Using the R multicore package in Linux with wild and passionate abandon

One of my primary uses for R is to build stochastic simulations of insurance portfolios and reinsurance treaties. It’s not uncommon for each of my simulations to take 20 seconds or more to complete (if you’re doing the math, that’s 55 hours for 10K sims or, approximately 453 games of solitaire) . Initially I ran my sims in R running on an Oracle VirtualBox (Oracle now owns Virtualbox! *gasp* ) running Ubuntu. Lately I’ve moved to running my sims on EC2 machines. I’m not yet doing RMPI clustering, although that is on my roadmap. Currently I just fire up a couple of 8 core instances and run 5K sims on each one then FTP the results back to my desktop. It’s not very sexy, but it gets the job done… I guess the same could be said of myself, except substitute “makes slurping sounds eating udon” in the place of “gets the job done.”

When running processor intensive crap (that’s a stochastic modeling term) the single threaded nature of R is painful. In Linux or Mac (i.e. NOT Windows) the multicore package is a real godsend. I did a quick code review and, from what I can tell, multicore exploits worm holes to travel back in time and reports your results in a fraction of the time you would expect it to take. Seriously. I expect that as the code matures my computer will fill up with simulation results from simulations which I have not even coded yet. It’s almost like magic, except without the rabbit and hat.

The crux of the package is a parallel-ized version of lapply() called mclapply(). I believe the mc stands for ‘magic carpet’ and is an allusion to the worm hole technology. So how does one harness this package for nefarious self interest doing parallel operations in R? The ultra short answer is: write your R code so that the most processor intensive bit is done with an lapply() function. Then replace the lapply() with mclapply().  Of course you have to load the multicore package before you run it. But that’s basically it.

How I implement mcapply() is thusly: I build a table with all my random draws for my simulations. So if I have 20 variables and want to run 10,000 simulations then I’ll build a data frame with all 200,000 values (generally 10K rows and 21 columns for 20 variables + and index). The index keeps track of the draw number. Then I have code that performs the ‘valuation’ based on a single observation of the 20 variables. I wrap the valuation step in a function and then call the valuation process 10,000 times with mclapply(). So it might look something like this:

myOutput <- mclapply( drawList, function(x) valuationReturns(drawNumber=x))

The drawList object is simply a list of the possible indexes (i.e. 1:10000). When the code has iterated over each value from drawList the results will be in the myOutput object. Tada!

I recommend the htop program for tracking what’s going on with processor utilization in Linux (I presume Mac too if you ask Steve Jobs nicely). If everything is cranking well, and you have 8 cores, you might see an image that looks something like this:

I don’t understand time travel, but I’ve found that I have better luck if I set mc.preschedule=FALSE. Apparently prescheduled magic carpets are finicky. If I leave mc.preschedule to the default of TRUE then I find that often some of my cores go underutilized.

Let me know if you have other multicore tips and tricks.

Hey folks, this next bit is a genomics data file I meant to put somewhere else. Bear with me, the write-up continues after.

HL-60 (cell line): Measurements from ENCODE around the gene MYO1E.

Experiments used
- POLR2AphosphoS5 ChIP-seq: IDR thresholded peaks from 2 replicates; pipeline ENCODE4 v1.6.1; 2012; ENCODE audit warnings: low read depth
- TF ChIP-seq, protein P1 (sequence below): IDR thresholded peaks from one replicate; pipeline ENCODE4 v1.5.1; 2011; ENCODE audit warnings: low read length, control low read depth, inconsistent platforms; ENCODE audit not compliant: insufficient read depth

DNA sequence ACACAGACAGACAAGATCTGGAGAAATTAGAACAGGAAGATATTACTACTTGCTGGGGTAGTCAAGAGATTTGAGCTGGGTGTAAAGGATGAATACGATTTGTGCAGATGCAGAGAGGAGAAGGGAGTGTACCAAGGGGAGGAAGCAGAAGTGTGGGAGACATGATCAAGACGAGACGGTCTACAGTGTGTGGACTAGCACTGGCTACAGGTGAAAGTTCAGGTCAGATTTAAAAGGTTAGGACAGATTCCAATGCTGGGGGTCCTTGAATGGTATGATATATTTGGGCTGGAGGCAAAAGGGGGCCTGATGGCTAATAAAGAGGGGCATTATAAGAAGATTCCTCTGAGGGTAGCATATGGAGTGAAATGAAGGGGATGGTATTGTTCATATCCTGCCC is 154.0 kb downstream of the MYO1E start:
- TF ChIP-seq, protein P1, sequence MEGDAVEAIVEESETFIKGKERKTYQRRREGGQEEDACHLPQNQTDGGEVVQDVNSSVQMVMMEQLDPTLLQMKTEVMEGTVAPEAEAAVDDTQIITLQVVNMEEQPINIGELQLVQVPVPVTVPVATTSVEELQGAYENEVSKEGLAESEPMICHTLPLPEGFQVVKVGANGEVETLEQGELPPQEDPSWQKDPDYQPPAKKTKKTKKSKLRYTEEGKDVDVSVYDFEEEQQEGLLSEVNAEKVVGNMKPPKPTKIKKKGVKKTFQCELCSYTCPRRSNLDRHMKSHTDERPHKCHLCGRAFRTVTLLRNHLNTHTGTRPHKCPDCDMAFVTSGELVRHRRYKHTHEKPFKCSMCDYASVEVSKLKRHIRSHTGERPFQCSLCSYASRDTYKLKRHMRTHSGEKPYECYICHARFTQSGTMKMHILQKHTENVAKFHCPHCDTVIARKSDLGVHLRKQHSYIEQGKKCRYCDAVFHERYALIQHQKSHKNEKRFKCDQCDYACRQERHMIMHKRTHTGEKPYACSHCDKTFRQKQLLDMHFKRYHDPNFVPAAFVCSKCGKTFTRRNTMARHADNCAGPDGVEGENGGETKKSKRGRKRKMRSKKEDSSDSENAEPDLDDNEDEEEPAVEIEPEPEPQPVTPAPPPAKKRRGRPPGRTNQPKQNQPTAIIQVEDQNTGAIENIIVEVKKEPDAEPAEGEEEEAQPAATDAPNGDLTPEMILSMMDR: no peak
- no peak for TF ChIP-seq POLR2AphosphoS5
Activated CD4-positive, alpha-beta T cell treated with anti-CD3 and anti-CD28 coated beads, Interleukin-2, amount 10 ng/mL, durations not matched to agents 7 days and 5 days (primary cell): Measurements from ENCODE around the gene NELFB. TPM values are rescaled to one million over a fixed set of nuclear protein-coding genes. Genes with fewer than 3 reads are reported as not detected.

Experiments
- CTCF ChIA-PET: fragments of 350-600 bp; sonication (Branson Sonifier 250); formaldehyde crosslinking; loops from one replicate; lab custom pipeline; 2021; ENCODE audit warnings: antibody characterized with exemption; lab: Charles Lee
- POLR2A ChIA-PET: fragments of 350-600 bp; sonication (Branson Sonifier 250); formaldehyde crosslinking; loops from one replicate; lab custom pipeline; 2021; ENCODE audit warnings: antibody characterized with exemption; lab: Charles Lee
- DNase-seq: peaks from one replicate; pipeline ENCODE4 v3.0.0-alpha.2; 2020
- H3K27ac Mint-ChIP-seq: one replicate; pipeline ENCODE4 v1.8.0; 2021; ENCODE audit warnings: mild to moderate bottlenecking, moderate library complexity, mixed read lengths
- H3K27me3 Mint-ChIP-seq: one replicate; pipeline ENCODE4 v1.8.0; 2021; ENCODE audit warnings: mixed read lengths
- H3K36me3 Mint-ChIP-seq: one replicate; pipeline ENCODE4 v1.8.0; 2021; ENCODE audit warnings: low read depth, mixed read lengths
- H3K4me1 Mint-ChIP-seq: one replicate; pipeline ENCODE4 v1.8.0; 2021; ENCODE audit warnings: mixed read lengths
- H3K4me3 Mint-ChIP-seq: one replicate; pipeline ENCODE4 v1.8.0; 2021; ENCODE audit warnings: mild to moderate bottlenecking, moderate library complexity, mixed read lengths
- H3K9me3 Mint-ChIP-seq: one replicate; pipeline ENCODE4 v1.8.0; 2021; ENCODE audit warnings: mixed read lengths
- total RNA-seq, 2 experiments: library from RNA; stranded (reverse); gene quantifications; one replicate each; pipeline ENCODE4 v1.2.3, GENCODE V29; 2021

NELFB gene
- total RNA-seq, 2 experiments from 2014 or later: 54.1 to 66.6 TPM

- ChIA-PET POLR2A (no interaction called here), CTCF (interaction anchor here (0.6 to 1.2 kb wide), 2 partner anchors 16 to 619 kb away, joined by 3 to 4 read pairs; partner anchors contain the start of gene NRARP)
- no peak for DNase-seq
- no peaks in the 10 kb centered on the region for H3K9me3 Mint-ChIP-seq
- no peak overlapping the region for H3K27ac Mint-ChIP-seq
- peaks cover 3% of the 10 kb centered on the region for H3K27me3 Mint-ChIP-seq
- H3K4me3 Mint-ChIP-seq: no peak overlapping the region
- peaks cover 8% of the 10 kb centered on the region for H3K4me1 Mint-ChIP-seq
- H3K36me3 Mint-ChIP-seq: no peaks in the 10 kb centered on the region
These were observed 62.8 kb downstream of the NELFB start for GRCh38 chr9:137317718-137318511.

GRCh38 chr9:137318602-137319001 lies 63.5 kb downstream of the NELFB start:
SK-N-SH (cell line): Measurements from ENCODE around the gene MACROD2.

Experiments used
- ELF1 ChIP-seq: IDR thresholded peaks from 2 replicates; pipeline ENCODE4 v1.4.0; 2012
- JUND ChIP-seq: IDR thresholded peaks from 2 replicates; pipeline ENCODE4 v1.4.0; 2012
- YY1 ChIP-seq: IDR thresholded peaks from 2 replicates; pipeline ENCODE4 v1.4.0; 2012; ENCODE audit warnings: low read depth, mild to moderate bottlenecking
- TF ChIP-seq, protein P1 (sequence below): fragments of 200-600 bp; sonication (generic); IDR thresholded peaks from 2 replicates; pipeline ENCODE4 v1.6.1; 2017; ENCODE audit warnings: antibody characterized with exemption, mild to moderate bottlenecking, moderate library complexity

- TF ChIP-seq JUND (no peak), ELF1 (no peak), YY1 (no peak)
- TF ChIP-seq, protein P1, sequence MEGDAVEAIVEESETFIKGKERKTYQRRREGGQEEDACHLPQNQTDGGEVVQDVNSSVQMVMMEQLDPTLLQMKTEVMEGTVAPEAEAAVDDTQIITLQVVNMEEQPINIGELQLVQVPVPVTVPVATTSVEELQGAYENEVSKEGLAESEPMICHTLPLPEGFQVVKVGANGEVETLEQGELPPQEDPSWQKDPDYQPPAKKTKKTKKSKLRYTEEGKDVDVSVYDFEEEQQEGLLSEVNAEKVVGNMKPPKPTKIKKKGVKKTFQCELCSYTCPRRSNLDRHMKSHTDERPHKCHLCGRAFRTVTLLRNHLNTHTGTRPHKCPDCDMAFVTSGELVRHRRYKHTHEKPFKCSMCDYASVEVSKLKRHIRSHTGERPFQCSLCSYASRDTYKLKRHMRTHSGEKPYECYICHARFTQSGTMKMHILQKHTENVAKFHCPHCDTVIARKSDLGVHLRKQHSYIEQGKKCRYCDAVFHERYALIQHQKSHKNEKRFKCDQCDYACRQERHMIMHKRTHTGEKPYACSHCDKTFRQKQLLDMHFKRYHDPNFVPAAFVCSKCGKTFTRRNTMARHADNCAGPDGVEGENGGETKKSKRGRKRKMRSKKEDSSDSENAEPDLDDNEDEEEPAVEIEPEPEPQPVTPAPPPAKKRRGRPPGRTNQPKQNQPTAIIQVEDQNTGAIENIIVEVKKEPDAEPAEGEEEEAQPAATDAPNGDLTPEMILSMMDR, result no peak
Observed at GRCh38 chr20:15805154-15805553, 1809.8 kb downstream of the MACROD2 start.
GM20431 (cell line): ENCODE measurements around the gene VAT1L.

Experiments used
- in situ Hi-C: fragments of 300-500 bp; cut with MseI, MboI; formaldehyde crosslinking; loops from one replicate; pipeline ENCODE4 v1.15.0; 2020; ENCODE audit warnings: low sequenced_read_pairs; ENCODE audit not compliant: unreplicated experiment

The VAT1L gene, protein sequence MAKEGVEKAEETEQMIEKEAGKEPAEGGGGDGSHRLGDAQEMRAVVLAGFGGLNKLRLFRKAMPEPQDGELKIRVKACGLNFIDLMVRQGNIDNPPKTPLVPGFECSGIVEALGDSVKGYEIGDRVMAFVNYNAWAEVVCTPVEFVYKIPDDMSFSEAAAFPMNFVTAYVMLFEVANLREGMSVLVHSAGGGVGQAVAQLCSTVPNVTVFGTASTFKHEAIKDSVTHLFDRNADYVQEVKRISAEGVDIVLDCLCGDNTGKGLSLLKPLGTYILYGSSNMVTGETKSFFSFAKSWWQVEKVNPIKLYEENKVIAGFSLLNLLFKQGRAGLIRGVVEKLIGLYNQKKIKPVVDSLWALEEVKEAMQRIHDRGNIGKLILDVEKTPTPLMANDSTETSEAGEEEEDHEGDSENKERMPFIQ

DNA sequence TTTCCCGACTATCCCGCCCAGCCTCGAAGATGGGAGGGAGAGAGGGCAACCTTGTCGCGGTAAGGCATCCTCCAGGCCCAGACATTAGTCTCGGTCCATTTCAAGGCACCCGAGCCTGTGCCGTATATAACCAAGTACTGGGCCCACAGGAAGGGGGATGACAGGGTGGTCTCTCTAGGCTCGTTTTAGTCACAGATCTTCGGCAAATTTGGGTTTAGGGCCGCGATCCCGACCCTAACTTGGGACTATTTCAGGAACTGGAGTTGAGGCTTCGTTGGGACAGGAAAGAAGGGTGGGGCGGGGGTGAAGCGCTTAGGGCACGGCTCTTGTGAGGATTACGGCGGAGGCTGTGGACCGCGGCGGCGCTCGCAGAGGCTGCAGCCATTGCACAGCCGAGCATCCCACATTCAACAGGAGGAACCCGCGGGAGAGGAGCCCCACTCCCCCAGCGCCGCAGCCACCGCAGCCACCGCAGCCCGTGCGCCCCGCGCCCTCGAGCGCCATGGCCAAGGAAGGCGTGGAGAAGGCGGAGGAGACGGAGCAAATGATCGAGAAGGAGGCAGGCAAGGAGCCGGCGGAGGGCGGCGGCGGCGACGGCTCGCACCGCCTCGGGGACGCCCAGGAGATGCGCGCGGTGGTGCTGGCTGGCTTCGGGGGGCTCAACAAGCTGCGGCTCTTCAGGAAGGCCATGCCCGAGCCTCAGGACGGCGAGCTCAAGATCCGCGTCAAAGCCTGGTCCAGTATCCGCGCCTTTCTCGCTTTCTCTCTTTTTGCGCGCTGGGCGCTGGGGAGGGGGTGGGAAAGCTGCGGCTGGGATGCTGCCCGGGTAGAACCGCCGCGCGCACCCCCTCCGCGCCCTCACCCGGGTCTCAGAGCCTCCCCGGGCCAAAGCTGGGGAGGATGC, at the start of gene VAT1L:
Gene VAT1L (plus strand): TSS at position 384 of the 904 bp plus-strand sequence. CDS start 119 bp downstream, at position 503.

If you want to give me shit for running my simulations as root, feel free. I’m impervious to your “best practices” mumbo jumbo. La la la la la la!! Not listening!

Special thanks to John Cavazos over at the University of Delaware from whom I stole the MC for Dummies image. John, your a gentleman and a humble scholar. Damn few of us left.


  1. Boris Shor says:

    Very cool, JD. I’ve also dipped my toes in the multiprocessing water. In my case, I use Windows 64 bit, so Revolution R Enterprise is necessary for me. And it works really well. Here’s an example of how it works under Windows:

  2. JD Long says:

    I’ll certainly be looking at foreach(). I’ve gotten some good input that foreach() makes migrating to MPI easier later. And I can’t wait to try out some MPI magic!

  3. Since it sounds like your base simulation code runs in each thread totally separately, why not hack together a use of Elastic MapReduce? If you want N simulations with some summary statistics put out for each of them, call a Mapper that maps an index running from 1 to N to a simulation’s summary statistics, then just have the Reducer pool these statistics into a single output file.

    Of course, it there’s any dependencies between simulations, this approach is not going to help you one bit.

  4. JD Long says:

    JM White, that sounds like a hell of a good idea!! I don’t do path dependent sims so each one is totally independent. Do you have any links to R examples using Elastic MapReduce? I see a lot of stuff that says I should be able to do it but, honestly, I don’t know where to start. For example, I’m not even sure if I write my code on the desktop and then call the cloud and have it pass back answers as if my desktop were the supernode… or do I write special code that gets batched up and sent out then automagically aggregated back together with AMZN working like the super node? Any tips on where to start would be fabulous in the most geeky possibly way.

  5. JD Long,

    I actually haven’t run a R script using Elastic MapReduce so far, but have worked with Ruby and Python a decent amount. The Python example that I found most helpful was the following,

    which I also think is just a really cool data analysis to begin with. I think that example provides a pretty smooth walkthrough of everything, but feel free to e-mail me if you have specific questions.